EPIX’s FROM unravels the mystery of a nightmarish town in middle America that traps all those who enter. As the unwilling residents fight to keep a sense of normalcy and search for a way out, they must also survive the threats of the surrounding forest – including the terrifying creatures that come out when the sun goes down.
For the release of EPIX’s FROM, Nightmarish Conjurings’ Shannon McGrew spoke with actors Harold Perrineau, Catalina Sandino Moreno, and Eion Bailey, where they discussed how they came to be drawn to the ambitious project, how they would learn about their characters with each episode’s script, and the reasons for why these families might be drawn to the mysterious town in EPIX’s FROM.
Thank you all so much for taking the time to speak with me today about FROM. To start things off, can you talk about being part of this project and what attracted you to your characters?
Harold Perrineau: I think the writing of the show is one of the things I was really, really drawn to. The writing of the show that Jack Bender and John Griffin were going to be behind, the production and the directing and the post-production, they were going to make the show really, really great. As far as my character of Boyd, I’m always driven by these characters that have sort of questionable intentions. You think they want one thing and maybe they want something else and how they get there is always kind of curious. I really love playing characters like that.
Catalina Sandino Moreno: I just find it interesting that they created this world and that the people…not everyone gets stuck there, just certain people and you wonder why this family is stuck there. Maybe they just need to heal something, maybe they have to deal with something. You just start wondering why these families, specifically, are stuck in this town while others are stuck in this town too. What happened to these people that they’re in the same position altogether? The character of Tabitha is very interesting. I find that there’s a lot of space for her to grow. I love the interactions with the kids, I love the problems that she has in her marriage, it’s just such a fertile character.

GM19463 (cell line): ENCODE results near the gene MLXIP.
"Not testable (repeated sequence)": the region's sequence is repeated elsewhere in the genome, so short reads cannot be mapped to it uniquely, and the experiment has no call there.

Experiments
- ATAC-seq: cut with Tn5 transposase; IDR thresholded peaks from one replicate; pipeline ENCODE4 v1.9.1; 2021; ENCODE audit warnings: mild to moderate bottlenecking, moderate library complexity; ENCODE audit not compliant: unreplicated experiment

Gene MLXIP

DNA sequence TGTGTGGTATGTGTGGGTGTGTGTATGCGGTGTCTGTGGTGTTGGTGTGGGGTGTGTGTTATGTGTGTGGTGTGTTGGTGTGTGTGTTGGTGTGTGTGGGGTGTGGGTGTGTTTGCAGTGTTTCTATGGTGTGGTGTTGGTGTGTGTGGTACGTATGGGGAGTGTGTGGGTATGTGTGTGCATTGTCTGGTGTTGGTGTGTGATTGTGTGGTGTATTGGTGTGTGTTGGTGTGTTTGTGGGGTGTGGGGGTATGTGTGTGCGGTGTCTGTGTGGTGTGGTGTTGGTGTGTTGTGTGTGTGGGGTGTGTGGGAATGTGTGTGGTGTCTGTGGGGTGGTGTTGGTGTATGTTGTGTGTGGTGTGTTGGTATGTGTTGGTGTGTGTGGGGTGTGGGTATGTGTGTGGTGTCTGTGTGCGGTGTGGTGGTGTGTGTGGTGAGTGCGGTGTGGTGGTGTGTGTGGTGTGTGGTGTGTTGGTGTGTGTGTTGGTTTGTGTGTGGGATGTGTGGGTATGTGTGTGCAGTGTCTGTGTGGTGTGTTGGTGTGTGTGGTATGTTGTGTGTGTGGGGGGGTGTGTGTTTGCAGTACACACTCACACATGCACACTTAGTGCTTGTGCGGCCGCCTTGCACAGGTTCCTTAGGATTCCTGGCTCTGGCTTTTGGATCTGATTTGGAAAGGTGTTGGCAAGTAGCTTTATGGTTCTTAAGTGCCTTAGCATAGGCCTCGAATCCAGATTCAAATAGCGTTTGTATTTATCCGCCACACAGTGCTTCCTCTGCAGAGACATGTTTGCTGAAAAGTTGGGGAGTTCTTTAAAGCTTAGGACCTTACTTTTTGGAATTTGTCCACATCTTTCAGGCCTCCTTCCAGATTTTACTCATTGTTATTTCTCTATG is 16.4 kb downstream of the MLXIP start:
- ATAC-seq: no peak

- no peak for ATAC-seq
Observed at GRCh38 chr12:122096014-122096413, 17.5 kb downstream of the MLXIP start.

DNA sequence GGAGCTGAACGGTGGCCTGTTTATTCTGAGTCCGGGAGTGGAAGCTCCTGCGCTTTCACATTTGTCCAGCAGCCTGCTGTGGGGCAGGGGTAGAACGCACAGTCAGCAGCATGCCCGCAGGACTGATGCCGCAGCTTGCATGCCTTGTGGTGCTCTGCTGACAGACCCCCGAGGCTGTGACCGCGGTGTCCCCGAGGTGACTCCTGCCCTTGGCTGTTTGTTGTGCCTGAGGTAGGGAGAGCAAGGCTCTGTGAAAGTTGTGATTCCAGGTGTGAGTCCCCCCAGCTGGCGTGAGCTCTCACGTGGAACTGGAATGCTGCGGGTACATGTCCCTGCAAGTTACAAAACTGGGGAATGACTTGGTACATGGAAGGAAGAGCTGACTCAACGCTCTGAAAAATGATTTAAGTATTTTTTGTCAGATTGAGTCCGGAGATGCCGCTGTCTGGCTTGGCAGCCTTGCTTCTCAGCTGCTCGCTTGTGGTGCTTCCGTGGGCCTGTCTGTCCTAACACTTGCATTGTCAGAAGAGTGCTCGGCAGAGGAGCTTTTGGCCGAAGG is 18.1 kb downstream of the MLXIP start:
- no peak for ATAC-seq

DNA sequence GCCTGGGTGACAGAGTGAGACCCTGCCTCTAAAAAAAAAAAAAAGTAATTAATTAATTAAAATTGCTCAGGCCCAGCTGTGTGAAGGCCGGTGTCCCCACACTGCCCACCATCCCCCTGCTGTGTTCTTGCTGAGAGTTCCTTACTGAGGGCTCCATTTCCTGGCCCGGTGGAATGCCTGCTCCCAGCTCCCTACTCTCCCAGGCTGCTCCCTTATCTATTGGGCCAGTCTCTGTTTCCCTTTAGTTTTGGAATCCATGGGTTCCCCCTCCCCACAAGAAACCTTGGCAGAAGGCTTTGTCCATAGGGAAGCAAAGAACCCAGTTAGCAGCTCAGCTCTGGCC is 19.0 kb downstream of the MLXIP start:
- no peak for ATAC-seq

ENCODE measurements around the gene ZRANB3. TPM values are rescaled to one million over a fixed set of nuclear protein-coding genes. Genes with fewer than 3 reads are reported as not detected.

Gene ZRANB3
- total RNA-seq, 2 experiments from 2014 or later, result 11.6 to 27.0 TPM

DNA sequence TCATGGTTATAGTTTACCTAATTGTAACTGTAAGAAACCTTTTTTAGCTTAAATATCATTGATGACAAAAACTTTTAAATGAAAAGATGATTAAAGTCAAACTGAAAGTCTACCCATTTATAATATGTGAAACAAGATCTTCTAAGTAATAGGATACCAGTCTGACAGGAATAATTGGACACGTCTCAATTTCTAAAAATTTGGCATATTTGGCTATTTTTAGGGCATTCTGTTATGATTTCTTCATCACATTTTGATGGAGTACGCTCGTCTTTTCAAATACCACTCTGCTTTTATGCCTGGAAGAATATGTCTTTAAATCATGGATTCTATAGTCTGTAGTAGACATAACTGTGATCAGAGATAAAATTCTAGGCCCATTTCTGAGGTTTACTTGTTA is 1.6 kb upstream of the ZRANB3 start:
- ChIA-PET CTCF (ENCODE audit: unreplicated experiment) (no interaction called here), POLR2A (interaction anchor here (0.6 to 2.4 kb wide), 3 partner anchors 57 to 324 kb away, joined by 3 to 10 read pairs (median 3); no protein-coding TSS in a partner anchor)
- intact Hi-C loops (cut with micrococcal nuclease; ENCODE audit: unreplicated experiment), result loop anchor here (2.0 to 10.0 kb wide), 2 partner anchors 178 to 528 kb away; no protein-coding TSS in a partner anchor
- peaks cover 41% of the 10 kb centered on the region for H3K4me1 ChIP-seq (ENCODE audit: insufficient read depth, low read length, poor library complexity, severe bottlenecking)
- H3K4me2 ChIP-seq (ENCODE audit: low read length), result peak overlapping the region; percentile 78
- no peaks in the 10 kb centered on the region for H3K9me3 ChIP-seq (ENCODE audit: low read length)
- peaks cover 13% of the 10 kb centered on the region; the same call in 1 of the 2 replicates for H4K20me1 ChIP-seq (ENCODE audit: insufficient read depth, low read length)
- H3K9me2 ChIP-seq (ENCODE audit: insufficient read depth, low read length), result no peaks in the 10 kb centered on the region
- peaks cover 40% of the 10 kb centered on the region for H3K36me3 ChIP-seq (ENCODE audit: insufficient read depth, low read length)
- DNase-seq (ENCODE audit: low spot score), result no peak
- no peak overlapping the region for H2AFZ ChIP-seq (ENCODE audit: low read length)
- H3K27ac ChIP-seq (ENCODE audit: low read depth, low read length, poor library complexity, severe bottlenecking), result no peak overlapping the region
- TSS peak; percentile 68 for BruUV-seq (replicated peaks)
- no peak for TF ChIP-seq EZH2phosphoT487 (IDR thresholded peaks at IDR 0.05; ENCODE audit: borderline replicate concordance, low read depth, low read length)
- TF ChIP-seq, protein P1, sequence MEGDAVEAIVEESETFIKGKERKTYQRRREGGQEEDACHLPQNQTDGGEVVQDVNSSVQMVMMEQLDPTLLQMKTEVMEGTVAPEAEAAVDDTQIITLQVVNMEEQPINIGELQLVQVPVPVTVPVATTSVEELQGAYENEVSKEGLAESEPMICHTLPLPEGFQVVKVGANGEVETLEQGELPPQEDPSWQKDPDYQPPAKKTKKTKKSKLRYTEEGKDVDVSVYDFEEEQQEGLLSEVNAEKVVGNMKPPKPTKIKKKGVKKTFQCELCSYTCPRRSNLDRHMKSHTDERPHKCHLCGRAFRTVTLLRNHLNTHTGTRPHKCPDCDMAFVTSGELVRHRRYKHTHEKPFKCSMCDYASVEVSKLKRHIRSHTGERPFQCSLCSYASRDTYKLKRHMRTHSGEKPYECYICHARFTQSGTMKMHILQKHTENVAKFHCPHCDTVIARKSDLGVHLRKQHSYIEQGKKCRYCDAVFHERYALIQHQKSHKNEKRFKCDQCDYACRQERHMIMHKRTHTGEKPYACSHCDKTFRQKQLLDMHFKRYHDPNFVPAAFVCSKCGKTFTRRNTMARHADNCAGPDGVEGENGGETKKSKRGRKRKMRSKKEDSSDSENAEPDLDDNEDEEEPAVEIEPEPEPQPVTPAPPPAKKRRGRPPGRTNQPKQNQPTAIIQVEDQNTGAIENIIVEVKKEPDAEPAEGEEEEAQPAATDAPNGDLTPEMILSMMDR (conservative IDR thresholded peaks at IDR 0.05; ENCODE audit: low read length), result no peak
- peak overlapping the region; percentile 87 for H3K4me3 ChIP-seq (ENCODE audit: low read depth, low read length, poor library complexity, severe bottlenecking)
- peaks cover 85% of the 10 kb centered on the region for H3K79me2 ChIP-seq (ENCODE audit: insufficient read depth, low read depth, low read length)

Eion Bailey: We’re all just here in this place working out our shit. As Catalina said, this place provides fertile ground for that.
When we meet Boyd, he has taken on the role of sheriff in this town. And it quickly becomes apparent that he’s struggling with some inner demons we aren’t privy to just yet. Harold, can you discuss taking on a complex character such as him?
Harold Perrineau: It was really interesting, there were a lot of questions to ask. In the first four episodes, you don’t actually get to find out all the other things that he’s actually struggling with that are driving him forward. When I had the talk with John and Jack, we talked about sort of the pain that’s underneath and pushing him. That stuff was really a double-edged sword. It sucked walking around feeling like that all day, that kind of pain and hurt, and like on edge all fucking day. Those are the things that were really fun about creating it, but also kind of tough. Just walking around with that weight on your heart, that was kind of tricky, but fun.
As for Jim and Tabitha Matthews, we meet them at a pivotal place in their marriage when they arrive in the town. Catalina and Eion, can you discuss the family dynamics between you two and how that’s impacted by these mysterious events?